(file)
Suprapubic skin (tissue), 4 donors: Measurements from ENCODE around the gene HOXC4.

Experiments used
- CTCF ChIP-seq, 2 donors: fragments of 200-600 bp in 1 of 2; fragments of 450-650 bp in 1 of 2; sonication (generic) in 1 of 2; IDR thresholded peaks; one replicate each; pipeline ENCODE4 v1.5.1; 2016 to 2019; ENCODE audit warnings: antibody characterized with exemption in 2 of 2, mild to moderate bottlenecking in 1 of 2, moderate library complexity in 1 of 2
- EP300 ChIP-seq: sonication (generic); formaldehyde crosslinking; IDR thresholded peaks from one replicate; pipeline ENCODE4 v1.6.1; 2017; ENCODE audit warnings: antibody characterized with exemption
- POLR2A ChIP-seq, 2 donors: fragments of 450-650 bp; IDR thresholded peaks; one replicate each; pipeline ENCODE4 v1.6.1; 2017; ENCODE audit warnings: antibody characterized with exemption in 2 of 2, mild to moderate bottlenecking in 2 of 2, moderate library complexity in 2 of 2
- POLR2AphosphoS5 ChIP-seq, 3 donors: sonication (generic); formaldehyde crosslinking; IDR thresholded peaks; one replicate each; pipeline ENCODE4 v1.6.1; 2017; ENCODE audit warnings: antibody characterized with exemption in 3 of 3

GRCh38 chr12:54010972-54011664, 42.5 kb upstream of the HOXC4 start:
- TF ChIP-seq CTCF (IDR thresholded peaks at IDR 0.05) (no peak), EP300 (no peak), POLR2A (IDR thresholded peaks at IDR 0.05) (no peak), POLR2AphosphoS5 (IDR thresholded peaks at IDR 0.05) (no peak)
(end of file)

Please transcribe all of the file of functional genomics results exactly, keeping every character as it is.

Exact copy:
Suprapubic skin (tissue), 4 donors: Measurements from ENCODE around the gene HOXC4.

Experiments used
- CTCF ChIP-seq, 2 donors: fragments of 200-600 bp in 1 of 2; fragments of 450-650 bp in 1 of 2; sonication (generic) in 1 of 2; IDR thresholded peaks; one replicate each; pipeline ENCODE4 v1.5.1; 2016 to 2019; ENCODE audit warnings: antibody characterized with exemption in 2 of 2, mild to moderate bottlenecking in 1 of 2, moderate library complexity in 1 of 2
- EP300 ChIP-seq: sonication (generic); formaldehyde crosslinking; IDR thresholded peaks from one replicate; pipeline ENCODE4 v1.6.1; 2017; ENCODE audit warnings: antibody characterized with exemption
- POLR2A ChIP-seq, 2 donors: fragments of 450-650 bp; IDR thresholded peaks; one replicate each; pipeline ENCODE4 v1.6.1; 2017; ENCODE audit warnings: antibody characterized with exemption in 2 of 2, mild to moderate bottlenecking in 2 of 2, moderate library complexity in 2 of 2
- POLR2AphosphoS5 ChIP-seq, 3 donors: sonication (generic); formaldehyde crosslinking; IDR thresholded peaks; one replicate each; pipeline ENCODE4 v1.6.1; 2017; ENCODE audit warnings: antibody characterized with exemption in 3 of 3

GRCh38 chr12:54010972-54011664, 42.5 kb upstream of the HOXC4 start:
- TF ChIP-seq CTCF (IDR thresholded peaks at IDR 0.05) (no peak), EP300 (no peak), POLR2A (IDR thresholded peaks at IDR 0.05) (no peak), POLR2AphosphoS5 (IDR thresholded peaks at IDR 0.05) (no peak)